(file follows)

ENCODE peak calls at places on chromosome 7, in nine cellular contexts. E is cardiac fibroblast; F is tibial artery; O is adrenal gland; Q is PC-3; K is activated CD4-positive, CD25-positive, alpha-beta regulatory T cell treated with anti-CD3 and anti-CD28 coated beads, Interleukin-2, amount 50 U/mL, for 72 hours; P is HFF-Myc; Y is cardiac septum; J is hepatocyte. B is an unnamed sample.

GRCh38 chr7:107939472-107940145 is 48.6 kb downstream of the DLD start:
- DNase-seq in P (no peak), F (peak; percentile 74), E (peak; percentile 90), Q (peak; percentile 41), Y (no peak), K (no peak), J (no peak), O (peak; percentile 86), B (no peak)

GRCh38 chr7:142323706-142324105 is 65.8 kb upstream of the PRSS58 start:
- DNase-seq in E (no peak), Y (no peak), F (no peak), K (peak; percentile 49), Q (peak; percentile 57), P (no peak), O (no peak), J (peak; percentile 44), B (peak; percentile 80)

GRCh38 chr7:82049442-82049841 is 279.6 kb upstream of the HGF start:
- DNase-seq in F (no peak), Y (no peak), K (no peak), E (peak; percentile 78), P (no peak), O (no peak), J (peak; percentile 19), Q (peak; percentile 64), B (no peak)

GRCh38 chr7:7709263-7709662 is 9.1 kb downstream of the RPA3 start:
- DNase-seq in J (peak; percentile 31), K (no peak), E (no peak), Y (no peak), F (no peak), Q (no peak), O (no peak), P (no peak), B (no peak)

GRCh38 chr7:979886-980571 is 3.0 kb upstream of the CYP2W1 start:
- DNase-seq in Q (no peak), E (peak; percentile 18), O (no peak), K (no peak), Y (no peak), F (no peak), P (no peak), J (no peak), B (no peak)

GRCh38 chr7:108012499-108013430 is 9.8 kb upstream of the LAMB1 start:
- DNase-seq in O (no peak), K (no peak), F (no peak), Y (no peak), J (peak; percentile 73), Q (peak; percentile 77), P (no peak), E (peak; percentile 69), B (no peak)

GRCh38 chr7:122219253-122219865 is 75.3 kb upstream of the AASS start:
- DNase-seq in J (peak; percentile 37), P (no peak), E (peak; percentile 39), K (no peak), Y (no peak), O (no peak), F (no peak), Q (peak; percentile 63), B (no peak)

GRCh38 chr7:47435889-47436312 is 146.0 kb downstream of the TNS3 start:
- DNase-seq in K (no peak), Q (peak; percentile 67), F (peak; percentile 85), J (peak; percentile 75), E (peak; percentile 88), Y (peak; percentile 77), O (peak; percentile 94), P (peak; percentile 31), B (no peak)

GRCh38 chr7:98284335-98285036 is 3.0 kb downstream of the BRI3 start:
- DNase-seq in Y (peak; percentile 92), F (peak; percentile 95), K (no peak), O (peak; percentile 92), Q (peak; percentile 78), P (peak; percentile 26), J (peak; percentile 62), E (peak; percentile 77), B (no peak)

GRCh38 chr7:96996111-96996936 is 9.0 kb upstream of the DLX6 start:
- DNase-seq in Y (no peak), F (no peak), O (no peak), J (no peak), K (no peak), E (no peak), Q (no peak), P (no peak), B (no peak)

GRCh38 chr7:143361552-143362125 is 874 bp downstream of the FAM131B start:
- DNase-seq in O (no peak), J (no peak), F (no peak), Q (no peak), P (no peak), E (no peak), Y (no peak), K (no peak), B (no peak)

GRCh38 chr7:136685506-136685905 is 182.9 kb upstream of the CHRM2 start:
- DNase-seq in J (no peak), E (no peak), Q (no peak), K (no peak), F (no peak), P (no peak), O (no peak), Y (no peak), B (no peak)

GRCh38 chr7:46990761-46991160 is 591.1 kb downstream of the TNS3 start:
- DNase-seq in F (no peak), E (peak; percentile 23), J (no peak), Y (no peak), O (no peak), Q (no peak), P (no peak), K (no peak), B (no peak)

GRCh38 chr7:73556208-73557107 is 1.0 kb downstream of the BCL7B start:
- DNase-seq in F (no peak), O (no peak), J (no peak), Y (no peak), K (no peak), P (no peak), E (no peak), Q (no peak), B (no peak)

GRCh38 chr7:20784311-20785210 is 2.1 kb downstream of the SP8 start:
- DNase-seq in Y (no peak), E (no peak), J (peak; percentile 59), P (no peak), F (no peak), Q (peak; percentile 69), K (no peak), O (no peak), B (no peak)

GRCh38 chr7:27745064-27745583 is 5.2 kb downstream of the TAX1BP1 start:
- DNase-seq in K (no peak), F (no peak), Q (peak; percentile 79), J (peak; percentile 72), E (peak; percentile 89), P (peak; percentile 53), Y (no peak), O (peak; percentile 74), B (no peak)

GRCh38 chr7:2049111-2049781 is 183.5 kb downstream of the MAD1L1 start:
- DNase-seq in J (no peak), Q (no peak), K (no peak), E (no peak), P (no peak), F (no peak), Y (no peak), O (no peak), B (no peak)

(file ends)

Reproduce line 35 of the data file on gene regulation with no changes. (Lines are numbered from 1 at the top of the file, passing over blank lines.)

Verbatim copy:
- DNase-seq in J (no peak), Q (no peak), K (no peak), E (no peak), P (no peak), F (no peak), Y (no peak), O (no peak), B (no peak)